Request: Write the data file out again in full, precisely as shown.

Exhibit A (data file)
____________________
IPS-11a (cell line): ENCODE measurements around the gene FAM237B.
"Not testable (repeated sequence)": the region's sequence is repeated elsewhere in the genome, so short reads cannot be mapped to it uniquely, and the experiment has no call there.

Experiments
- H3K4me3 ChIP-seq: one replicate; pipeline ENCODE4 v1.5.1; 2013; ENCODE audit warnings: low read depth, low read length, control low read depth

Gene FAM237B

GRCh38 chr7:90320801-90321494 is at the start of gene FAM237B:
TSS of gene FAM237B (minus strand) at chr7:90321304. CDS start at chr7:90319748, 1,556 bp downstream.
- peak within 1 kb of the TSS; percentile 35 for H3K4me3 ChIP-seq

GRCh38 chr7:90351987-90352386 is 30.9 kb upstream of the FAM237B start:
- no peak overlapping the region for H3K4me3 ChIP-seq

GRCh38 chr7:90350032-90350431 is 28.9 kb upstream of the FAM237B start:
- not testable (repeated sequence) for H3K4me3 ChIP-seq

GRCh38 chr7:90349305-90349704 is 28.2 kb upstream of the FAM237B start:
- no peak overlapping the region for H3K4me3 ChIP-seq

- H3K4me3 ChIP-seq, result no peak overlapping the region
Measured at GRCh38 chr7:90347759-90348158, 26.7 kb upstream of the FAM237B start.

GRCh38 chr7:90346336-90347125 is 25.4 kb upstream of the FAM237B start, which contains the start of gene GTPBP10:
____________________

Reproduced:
IPS-11a (cell line): ENCODE measurements around the gene FAM237B.
"Not testable (repeated sequence)": the region's sequence is repeated elsewhere in the genome, so short reads cannot be mapped to it uniquely, and the experiment has no call there.

Experiments
- H3K4me3 ChIP-seq: one replicate; pipeline ENCODE4 v1.5.1; 2013; ENCODE audit warnings: low read depth, low read length, control low read depth

Gene FAM237B

GRCh38 chr7:90320801-90321494 is at the start of gene FAM237B:
TSS of gene FAM237B (minus strand) at chr7:90321304. CDS start at chr7:90319748, 1,556 bp downstream.
- peak within 1 kb of the TSS; percentile 35 for H3K4me3 ChIP-seq

GRCh38 chr7:90351987-90352386 is 30.9 kb upstream of the FAM237B start:
- no peak overlapping the region for H3K4me3 ChIP-seq

GRCh38 chr7:90350032-90350431 is 28.9 kb upstream of the FAM237B start:
- not testable (repeated sequence) for H3K4me3 ChIP-seq

GRCh38 chr7:90349305-90349704 is 28.2 kb upstream of the FAM237B start:
- no peak overlapping the region for H3K4me3 ChIP-seq

- H3K4me3 ChIP-seq, result no peak overlapping the region
Measured at GRCh38 chr7:90347759-90348158, 26.7 kb upstream of the FAM237B start.

GRCh38 chr7:90346336-90347125 is 25.4 kb upstream of the FAM237B start, which contains the start of gene GTPBP10: